10 February 2010

Democracy's Dark Side


image created at Wordle

It would be to waste the time of my readers and my own
if I strove to demonstrate how the general mediocrity of fortunes,
the absence of superfluous wealth,*
the universal desire for [material] comfort,
and the constant efforts
by which everyone [in the U.S.] attempts to procure it,
make the taste for the useful
predominate over the love of the beautiful in the heart of man.

... They will habitually prefer the useful to the beautiful,
and they will require that the beautiful should be useful.

... The handicraftsmen of democratic ages
endeavor not only to bring their useful productions
within the reach of the whole community,
but they strive to give to all their commodities attractive qualities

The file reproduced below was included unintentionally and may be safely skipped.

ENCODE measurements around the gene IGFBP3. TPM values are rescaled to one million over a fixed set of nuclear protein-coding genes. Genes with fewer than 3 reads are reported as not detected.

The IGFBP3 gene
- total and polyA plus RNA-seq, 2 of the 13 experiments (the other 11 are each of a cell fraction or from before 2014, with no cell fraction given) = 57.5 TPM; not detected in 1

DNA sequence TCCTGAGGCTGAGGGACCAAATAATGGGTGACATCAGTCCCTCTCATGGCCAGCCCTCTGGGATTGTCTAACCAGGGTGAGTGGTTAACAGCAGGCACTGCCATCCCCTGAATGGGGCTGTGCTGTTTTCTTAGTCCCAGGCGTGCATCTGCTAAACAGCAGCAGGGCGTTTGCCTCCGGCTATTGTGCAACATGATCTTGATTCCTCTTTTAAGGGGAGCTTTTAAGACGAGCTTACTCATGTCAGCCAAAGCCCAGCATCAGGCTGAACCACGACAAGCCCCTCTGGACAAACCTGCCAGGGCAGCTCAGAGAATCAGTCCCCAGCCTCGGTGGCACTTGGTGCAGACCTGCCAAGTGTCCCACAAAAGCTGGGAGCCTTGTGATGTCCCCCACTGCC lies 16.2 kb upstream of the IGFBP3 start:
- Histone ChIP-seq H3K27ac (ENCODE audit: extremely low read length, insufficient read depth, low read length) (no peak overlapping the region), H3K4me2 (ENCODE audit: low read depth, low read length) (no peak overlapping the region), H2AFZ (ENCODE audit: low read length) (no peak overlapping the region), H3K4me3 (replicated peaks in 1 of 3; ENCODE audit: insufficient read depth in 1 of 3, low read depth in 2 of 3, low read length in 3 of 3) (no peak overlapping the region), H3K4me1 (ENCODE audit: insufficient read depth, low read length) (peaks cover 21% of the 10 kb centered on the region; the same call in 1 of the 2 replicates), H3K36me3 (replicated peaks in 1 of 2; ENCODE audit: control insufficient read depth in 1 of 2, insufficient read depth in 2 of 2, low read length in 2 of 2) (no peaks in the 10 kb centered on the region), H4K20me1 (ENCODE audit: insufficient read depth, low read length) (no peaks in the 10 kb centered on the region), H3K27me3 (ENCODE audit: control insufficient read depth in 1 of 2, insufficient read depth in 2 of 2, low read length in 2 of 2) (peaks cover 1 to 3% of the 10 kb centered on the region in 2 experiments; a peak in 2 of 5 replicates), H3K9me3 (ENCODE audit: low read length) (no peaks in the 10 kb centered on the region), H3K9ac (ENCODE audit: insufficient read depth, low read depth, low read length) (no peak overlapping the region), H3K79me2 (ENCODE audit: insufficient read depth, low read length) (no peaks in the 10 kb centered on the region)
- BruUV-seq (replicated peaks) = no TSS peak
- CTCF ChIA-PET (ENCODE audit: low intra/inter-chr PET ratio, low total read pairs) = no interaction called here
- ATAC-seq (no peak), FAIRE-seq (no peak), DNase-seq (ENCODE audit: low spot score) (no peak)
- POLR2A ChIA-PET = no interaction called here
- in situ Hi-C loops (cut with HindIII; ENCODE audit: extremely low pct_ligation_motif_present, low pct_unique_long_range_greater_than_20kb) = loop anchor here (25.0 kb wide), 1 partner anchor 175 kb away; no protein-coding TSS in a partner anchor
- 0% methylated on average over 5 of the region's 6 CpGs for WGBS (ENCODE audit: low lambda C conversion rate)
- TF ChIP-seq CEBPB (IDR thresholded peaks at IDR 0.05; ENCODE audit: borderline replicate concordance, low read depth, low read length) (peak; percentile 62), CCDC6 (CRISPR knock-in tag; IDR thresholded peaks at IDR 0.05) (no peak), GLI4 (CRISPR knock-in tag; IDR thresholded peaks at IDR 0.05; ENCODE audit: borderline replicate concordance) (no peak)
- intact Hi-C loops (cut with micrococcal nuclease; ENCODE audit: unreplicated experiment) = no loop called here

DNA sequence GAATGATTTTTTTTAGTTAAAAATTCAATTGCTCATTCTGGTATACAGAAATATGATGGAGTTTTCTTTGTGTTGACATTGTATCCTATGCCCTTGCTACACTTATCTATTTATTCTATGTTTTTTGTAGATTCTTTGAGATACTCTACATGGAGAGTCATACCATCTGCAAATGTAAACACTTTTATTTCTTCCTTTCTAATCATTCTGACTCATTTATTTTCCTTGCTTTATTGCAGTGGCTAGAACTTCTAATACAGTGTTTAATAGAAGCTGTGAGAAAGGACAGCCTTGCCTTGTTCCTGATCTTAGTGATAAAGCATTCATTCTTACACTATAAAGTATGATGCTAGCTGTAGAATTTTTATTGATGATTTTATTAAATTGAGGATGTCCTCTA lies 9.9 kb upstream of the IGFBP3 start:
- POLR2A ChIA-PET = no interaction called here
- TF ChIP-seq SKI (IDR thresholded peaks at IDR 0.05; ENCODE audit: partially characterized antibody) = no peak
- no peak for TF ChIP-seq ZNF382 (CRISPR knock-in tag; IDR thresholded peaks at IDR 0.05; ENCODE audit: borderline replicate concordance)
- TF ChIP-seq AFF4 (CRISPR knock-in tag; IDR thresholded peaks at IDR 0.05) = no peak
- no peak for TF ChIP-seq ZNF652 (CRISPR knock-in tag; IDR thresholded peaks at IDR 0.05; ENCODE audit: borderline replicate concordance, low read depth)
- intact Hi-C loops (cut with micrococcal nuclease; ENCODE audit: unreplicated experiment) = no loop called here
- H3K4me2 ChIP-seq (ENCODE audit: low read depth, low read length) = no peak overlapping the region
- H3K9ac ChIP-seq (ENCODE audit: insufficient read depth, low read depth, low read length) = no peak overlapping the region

which they do not in reality possess.
In the confusion of all ranks [meaning the relative social equality in the U.S. in comparison to European aristocratical nations during the 19th century]
everyone hopes to appear what he is not,
and makes great exertions to succeed in this object.

This sentiment indeed,
which is but too natural to the heart of man,
does not originate in the democratic principle;
but that principle [of democracy] applies it to material objects.

To mimic virtue is of every age;
but the hypocrisy of luxury belongs more particularly
to the ages of democracy.

~ Alexis de Tocqueville, Democracy in America, 1831

There is nothing new under the sun.

* Context: Recall that de Toqueville is comparing mid-19th century U.S. wealth to that of European aristocracies of the time.

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